A small observational study found that people with severe chronic obstructive pulmonary disease (COPD) have poor dental hygiene practices and reduced oral health-related quality of life.
The researchers, writing in Chronic Obstructive Pulmonary Disease: Journal of the COPD Foundation, said that in the context of poor dental health, the greater number of teeth that a patient had correlated with worsened daily respiratory symptoms.
Previous reports have noted poor oral hygiene and dental problems in patients with COPD, but the researchers wrote that the impact of dental health on daily respiratory symptoms, such as cough and wheeze, was unknown.
Their hypothesis was that poor dental health is associated with worse symptoms, and that barriers to adequate dental care could possibly include impaired mobility due to illness or use of oxygen, continued smoking, or access to dental insurance.
The 60-day study included both healthy controls and those with COPD.
Participants were 40 years or older. To be included in the study, those in the COPD group had to have spirometric findings in the COPD group of mean forced expiratory volume in 1 second (FEV1) < 0.70 with an FEV1 < 50% predicted, and at least a 10 pack-year smoking history. The healthy controls had to have no airflow obstruction and no current smoking.
Due to slow enrollment, the FEV1 criteria for COPD participants was expanded to < 80% predicted.
A total of 30 participants were recruited for the study (10 healthy controls, 20 individuals with COPD). There were no differences in age, sex, or body mass index between the 2 groups. All 10 healthy participants completed the study, and in the COPD group, 1 died and 2 subjects withdrew after the first visit because they did not want to record daily symptoms. The analysis excluded the 2 who voluntarily withdrew.
During the first visit, participants completed questionnaires, had a dental exam, and a spirometry test. COPD participants were instructed to use an electronic daily diary to report respiratory symptoms. Participants scored their breathlessness (Borg scale), presence of sputum, cough, and wheeze, and perform 3 peak flow maneuvers. The highest peak flow measure was recorded and used.
At the second visit at the end of the study, another questionnaire was given, and the dental examination was repeated. All participants completed the Oral Health Impact Profile-14 (OHIP), a 14-question patient-centered and symptom-based survey of how oral health affects quality of life, on both visits.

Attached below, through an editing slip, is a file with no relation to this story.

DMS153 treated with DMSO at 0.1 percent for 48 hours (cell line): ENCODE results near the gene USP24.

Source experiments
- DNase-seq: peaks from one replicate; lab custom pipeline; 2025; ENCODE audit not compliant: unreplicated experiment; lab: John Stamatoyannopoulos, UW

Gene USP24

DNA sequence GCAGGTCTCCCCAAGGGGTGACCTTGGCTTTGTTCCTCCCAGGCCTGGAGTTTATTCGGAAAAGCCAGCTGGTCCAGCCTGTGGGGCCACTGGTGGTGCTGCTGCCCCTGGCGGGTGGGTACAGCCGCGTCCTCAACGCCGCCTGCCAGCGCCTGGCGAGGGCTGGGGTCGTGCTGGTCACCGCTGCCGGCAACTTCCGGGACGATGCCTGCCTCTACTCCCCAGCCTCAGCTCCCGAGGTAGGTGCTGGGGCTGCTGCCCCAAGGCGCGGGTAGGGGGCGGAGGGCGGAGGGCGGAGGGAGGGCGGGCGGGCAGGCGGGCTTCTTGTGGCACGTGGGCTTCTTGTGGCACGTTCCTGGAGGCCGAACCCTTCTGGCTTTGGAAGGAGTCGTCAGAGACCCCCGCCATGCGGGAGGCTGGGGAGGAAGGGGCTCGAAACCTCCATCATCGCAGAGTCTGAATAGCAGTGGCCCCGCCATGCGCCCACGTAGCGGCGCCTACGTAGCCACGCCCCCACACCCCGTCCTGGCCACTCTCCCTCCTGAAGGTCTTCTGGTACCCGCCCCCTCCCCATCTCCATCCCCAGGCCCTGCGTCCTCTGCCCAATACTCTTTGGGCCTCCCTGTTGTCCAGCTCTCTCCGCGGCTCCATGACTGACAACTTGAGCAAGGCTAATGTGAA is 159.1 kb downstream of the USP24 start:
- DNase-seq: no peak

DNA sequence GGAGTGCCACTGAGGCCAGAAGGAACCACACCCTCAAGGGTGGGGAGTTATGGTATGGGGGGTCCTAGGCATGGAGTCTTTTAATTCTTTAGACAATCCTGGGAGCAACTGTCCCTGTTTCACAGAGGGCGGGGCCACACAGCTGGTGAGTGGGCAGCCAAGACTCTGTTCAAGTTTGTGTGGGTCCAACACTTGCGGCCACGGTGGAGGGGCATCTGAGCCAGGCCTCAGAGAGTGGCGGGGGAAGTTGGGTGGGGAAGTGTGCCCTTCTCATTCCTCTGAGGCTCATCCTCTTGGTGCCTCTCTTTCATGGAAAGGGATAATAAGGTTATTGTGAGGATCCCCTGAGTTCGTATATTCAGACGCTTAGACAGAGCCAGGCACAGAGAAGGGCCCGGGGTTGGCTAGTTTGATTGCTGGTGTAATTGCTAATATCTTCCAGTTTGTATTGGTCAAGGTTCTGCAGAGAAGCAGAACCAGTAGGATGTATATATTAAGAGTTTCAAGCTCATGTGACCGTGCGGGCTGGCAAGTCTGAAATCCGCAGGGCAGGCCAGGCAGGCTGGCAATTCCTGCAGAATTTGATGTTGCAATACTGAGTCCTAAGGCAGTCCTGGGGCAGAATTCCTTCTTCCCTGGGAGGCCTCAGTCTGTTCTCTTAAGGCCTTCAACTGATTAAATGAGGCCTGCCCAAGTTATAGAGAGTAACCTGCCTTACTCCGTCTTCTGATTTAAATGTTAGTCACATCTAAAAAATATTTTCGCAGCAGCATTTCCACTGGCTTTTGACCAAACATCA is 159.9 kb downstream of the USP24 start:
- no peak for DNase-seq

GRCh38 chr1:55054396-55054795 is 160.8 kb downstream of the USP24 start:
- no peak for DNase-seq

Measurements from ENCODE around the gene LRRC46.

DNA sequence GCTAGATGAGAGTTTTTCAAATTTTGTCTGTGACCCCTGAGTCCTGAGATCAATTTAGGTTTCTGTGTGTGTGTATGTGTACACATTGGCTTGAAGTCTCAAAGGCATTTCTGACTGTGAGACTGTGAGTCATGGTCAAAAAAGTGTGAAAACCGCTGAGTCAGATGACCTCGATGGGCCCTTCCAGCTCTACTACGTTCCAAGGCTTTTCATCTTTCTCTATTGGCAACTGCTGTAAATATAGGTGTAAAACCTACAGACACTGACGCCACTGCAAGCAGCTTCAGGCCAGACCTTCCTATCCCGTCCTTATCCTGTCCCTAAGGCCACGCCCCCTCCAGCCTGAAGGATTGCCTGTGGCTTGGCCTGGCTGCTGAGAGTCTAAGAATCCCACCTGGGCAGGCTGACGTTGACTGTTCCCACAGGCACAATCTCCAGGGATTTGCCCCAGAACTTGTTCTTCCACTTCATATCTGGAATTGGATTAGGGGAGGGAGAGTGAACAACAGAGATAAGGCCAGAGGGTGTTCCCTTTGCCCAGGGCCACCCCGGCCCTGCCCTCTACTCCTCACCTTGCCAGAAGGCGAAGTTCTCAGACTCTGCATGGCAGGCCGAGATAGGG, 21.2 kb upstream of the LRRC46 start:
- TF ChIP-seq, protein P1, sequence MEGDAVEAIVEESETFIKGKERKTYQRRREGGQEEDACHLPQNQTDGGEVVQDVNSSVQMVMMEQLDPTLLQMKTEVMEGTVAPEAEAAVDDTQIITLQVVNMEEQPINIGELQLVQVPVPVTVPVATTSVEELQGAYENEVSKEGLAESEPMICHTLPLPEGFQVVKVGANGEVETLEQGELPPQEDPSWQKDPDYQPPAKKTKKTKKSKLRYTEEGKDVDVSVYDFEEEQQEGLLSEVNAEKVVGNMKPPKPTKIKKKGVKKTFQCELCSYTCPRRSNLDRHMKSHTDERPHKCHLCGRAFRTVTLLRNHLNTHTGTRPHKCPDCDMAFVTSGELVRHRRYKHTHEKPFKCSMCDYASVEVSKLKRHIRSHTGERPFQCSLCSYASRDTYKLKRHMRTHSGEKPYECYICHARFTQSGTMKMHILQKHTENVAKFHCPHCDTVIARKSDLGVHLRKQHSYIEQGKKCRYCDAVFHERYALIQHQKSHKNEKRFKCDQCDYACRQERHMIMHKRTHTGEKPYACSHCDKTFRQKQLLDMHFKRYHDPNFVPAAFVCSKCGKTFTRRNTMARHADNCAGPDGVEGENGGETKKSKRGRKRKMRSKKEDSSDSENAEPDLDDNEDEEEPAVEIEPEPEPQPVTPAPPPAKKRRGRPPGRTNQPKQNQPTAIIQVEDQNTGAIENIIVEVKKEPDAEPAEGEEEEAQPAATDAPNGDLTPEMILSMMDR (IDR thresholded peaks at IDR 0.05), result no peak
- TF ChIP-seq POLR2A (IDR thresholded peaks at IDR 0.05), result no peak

Physical examination included counting the number of teeth and calculating the plaque index (PI) of each tooth, ranging from 0 to 5. Each surface of the tooth score was added together and divided by total surfaces measured to calculate the PI.
Both groups had similar teeth brushing habits, with almost every participant brushing at least once a day.
More of the healthy controls had a dental appointment closer to the time of enrollment than the COPD group, suggesting they had more frequent dental visits. Healthy controls also usually flossed once per day, compared with COPD participants, who rarely did. COPD participants had a history consisting of more dental infections, tooth extractions and higher prevalence of dentures, as well as fewer teeth and higher OHIP scores.
PI—the average amount of plaque on the surface of a tooth—was higher in the COPD group, but not to levels that reached statistical significance. Breathlessness was also positively correlated with the number of teeth, PI, and OHIP scores, but did not reach statistical significance.
The number of teeth had a significant positive correlation with percentage of days with cough, and wheeze, and moderate positive correlation with sputum production, which is different than past studies, the researchers noted.
After controlling for current smoking status, the number of teeth still had a significant positive correlation with percentage of days with cough (β=2.70, P = 0.04) and wheeze (β=2.65, P = 0.01); PI, however, did not significantly correlate with daily respiratory symptoms.
The researchers wrote that the microbiome of the lungs resembles the oral microbiome. More diseased teeth potentially provide a large reservoir of pathogenic bacteria, such as Haemophilus influenzae, in saliva, which, when microaspirated, could create worsened respiratory symptoms. In addition, chronic periodontitis is a common inflammatory disorder of the oral cavity and has previously been described in patients with COPD.
The researchers wrote that the study had several limitations: it was a small, single-center study and daily respiratory symptom data was collected over a relatively short period of time. And although periodontal disease has strong correlations with COPD, that was not measured in this study.
Gaeckle NT, Heyman B, Criner AJ, Criner GJ. Markers of dental health correlate with daily respiratory symptoms in COPD. Chronic Obstr Pulm Dis. 2018; 5(2):97-105. doi: http://doi.org/10.15326/jcopdf.5.2.2017.0159